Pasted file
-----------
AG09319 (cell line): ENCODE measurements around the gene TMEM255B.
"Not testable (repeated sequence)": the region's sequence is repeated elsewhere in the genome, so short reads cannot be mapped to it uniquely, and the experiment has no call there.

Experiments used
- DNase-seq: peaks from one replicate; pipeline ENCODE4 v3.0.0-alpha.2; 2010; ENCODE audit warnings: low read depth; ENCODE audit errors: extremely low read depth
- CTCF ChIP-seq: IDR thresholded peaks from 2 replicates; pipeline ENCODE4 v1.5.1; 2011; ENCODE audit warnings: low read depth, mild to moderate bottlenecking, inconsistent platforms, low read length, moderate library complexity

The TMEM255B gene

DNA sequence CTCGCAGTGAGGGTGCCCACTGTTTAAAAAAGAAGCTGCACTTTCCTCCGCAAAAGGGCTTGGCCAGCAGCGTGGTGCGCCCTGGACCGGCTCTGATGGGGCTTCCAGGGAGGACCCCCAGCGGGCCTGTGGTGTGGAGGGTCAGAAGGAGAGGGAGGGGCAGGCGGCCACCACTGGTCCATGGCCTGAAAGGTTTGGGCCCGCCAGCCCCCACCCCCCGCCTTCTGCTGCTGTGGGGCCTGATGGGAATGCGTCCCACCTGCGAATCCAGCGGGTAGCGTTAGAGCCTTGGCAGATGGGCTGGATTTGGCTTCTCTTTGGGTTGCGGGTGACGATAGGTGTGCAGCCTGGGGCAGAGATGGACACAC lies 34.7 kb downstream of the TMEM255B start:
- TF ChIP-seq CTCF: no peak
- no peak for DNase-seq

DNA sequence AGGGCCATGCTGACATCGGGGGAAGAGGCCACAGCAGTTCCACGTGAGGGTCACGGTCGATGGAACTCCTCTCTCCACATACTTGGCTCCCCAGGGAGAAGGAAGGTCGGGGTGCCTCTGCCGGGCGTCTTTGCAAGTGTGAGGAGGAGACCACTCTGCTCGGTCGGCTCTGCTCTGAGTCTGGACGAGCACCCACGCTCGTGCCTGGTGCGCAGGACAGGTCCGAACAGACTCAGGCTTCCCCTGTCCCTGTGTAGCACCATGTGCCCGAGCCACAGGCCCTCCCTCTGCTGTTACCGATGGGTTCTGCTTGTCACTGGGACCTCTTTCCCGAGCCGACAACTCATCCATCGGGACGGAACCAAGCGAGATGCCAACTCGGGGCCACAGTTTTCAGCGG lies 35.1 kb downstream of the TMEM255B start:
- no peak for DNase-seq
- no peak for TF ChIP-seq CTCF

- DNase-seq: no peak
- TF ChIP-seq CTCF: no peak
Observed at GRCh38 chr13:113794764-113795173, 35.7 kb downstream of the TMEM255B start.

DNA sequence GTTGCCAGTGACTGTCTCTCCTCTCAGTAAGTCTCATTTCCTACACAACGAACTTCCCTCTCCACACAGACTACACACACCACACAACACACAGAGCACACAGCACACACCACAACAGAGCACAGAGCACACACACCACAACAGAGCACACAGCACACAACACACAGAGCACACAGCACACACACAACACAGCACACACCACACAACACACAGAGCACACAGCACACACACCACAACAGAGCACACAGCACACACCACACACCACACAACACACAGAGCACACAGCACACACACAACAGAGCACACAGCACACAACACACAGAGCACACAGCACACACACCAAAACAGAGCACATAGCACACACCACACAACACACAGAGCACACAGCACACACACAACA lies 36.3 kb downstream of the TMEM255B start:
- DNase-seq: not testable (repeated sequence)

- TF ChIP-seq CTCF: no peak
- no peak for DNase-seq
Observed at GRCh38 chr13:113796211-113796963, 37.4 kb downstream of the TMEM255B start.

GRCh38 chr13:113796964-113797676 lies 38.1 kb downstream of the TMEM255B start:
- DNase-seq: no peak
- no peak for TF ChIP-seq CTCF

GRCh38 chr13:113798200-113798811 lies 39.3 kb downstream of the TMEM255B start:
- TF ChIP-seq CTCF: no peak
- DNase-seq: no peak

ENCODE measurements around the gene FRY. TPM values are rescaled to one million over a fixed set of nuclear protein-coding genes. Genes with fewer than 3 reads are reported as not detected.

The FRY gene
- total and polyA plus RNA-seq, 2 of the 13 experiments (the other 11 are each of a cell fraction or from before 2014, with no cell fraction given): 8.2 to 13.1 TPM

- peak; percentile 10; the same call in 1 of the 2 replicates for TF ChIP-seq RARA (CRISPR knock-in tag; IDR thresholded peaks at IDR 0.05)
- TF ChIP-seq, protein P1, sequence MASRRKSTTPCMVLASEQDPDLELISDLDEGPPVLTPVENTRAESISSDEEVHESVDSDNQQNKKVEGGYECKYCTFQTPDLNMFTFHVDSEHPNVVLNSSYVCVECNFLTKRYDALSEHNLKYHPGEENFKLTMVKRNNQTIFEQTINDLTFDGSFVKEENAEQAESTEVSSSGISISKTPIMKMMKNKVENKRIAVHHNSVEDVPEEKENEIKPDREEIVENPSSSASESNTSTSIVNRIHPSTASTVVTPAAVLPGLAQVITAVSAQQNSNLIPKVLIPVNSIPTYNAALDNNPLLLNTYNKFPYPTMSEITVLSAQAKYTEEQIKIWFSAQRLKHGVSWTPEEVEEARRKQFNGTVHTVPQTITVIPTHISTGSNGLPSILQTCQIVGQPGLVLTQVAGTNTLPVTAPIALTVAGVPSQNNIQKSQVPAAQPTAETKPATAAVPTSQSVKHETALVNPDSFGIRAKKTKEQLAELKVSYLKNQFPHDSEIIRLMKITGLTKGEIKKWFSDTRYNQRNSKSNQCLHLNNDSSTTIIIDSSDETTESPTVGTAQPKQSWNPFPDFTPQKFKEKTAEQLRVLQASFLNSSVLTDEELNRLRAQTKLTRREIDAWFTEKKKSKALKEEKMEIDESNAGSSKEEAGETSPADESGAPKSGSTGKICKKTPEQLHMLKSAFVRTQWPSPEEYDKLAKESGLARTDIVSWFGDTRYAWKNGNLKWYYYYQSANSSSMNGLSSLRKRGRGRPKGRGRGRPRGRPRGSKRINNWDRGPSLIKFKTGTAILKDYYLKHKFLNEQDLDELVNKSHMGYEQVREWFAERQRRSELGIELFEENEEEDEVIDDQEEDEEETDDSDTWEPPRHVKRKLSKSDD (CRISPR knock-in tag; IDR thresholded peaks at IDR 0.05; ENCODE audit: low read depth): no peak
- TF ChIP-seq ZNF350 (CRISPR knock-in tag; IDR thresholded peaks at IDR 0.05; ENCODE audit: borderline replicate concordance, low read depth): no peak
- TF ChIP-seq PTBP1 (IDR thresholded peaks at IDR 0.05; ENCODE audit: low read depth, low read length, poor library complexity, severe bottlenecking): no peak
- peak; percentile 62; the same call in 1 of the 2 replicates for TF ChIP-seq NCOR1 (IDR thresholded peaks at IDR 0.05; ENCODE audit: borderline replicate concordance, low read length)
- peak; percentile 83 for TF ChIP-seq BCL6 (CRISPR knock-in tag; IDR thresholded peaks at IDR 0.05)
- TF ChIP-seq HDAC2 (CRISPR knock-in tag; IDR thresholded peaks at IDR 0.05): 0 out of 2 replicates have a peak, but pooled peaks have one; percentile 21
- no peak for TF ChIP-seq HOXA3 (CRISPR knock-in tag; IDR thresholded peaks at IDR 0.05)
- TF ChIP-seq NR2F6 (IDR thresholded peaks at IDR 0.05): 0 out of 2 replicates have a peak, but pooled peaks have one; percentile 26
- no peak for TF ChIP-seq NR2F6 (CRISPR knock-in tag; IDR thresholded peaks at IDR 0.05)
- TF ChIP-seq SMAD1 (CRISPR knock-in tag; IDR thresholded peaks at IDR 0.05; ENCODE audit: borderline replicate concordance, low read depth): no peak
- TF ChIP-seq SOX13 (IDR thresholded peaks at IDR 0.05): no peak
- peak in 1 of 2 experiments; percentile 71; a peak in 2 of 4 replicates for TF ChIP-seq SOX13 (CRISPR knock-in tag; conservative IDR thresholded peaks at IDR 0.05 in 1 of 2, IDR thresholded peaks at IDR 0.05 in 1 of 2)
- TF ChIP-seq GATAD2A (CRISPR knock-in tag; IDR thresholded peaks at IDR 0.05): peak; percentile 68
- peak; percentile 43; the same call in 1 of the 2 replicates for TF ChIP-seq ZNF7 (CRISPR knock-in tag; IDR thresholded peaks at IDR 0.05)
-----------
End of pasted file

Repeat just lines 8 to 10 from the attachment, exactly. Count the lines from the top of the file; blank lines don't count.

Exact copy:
- TF ChIP-seq CTCF: no peak
- no peak for DNase-seq

DNA sequence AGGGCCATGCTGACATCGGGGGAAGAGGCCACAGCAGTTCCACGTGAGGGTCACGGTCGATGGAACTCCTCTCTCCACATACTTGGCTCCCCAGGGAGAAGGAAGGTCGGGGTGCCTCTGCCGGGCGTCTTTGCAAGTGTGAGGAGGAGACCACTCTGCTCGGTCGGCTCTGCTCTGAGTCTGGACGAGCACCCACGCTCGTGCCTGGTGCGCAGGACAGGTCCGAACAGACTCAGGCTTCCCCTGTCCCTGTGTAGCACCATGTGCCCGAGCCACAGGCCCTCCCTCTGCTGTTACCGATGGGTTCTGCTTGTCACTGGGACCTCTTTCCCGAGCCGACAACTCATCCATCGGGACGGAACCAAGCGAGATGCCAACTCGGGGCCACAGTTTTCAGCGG lies 35.1 kb downstream of the TMEM255B start: